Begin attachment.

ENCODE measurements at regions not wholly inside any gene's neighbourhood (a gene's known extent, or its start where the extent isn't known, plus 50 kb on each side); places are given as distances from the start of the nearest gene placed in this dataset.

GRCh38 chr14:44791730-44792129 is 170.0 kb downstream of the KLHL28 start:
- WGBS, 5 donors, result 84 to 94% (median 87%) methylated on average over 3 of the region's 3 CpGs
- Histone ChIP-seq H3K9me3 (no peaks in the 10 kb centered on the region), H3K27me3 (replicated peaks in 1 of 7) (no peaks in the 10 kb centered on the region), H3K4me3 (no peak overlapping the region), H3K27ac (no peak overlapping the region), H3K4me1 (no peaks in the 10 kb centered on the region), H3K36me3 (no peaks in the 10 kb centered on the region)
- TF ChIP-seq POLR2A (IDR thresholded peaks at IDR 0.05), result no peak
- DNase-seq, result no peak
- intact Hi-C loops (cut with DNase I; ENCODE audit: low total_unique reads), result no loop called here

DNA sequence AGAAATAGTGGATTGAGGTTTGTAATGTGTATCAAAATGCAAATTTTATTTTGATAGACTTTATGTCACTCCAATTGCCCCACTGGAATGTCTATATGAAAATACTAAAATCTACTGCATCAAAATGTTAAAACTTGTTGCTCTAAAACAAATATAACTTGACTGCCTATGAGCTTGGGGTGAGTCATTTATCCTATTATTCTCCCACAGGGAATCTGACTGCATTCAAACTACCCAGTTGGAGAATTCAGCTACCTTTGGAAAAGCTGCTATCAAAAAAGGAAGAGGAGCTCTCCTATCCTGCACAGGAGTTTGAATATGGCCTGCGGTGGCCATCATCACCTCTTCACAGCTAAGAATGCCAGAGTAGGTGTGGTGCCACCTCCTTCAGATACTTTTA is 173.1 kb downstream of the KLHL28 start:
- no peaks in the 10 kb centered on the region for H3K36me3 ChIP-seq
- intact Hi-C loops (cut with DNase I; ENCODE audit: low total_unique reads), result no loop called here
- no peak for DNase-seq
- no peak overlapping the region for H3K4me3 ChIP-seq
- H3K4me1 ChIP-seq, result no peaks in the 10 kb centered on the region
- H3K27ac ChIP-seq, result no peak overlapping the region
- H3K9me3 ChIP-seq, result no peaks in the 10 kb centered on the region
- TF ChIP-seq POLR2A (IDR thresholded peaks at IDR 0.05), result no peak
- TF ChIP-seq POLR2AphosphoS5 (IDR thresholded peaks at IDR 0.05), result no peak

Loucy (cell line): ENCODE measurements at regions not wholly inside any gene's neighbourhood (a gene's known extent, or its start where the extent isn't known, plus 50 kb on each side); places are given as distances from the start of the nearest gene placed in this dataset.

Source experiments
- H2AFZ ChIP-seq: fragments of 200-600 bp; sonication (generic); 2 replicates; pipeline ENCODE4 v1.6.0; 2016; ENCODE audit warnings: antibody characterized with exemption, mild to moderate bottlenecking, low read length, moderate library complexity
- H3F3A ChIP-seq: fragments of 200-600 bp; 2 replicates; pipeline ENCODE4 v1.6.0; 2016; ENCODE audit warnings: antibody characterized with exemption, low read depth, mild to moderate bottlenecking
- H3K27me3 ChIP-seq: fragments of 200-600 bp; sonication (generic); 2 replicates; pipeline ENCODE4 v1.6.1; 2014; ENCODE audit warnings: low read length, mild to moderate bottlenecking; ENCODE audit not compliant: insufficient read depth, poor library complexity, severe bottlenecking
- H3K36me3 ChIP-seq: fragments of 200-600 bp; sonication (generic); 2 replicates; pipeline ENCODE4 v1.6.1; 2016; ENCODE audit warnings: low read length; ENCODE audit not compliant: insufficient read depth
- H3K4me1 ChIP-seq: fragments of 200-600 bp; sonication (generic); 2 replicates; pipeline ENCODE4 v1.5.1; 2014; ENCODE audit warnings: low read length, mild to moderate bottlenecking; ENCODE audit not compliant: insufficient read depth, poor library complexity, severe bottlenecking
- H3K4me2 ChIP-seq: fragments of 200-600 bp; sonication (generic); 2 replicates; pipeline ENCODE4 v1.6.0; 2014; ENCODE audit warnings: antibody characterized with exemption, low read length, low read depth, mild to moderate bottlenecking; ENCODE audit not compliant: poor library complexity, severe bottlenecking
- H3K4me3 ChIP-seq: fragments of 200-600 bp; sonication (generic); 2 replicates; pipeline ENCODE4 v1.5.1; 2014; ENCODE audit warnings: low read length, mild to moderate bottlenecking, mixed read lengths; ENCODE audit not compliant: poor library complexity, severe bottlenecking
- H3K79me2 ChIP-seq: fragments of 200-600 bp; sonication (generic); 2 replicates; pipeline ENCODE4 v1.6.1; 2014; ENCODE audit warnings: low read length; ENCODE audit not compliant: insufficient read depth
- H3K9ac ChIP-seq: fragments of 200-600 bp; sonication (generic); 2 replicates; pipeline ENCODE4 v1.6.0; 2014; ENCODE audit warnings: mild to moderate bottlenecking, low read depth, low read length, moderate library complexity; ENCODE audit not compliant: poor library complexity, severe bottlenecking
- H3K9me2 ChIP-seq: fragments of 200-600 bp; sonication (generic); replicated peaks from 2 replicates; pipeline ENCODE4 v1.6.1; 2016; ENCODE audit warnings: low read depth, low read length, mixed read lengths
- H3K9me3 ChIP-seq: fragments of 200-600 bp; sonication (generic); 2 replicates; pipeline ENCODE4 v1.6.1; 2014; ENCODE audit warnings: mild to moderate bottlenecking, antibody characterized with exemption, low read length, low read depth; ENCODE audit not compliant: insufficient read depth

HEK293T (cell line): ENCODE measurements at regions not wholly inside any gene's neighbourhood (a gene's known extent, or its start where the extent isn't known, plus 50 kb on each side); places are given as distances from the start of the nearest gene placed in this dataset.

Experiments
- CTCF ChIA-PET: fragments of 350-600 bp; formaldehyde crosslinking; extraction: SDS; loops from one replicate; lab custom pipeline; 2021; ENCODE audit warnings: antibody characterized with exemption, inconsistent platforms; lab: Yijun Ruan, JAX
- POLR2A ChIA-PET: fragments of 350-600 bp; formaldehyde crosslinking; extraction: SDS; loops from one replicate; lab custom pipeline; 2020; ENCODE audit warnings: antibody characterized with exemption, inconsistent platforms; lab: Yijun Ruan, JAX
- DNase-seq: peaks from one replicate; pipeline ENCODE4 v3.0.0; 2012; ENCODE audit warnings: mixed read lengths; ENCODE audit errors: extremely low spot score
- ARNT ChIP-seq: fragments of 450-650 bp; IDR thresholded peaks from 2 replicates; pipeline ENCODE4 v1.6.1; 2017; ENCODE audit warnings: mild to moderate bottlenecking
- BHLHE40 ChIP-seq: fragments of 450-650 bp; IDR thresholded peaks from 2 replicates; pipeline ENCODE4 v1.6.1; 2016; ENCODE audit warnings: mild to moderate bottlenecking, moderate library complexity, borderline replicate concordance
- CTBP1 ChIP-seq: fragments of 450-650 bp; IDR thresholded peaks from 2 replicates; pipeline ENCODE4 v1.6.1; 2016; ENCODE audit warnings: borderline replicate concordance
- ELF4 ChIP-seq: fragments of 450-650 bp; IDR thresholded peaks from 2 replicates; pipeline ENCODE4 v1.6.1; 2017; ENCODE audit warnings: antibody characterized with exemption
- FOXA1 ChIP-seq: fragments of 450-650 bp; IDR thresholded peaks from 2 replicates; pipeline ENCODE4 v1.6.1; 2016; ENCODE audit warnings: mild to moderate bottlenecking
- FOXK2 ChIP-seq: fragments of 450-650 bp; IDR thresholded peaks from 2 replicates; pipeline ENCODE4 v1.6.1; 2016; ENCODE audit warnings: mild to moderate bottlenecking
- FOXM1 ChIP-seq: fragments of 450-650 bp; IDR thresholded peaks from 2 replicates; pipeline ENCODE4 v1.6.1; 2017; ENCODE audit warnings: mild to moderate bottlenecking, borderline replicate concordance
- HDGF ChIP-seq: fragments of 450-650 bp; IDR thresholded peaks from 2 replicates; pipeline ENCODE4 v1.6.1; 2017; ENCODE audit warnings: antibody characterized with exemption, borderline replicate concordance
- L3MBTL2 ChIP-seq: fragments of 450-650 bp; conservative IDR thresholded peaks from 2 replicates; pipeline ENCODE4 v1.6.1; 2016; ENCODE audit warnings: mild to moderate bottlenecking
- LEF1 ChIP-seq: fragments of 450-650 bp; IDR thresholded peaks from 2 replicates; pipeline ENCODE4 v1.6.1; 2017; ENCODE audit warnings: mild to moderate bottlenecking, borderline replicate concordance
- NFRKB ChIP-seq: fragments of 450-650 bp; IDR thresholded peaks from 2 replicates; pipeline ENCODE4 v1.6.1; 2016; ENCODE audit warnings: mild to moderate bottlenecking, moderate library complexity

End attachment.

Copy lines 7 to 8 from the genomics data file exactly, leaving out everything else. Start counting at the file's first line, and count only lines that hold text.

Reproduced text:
- intact Hi-C loops (cut with DNase I; ENCODE audit: low total_unique reads), result no loop called here

DNA sequence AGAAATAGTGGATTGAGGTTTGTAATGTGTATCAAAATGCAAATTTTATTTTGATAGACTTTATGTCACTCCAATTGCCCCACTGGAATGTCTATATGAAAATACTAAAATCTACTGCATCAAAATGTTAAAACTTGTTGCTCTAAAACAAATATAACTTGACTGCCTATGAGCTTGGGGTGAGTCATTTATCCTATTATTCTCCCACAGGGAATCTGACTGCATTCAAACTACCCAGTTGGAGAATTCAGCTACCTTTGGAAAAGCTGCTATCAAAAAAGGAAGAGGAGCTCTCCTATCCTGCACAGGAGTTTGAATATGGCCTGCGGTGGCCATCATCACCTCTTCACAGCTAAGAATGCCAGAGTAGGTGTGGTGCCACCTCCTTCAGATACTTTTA is 173.1 kb downstream of the KLHL28 start: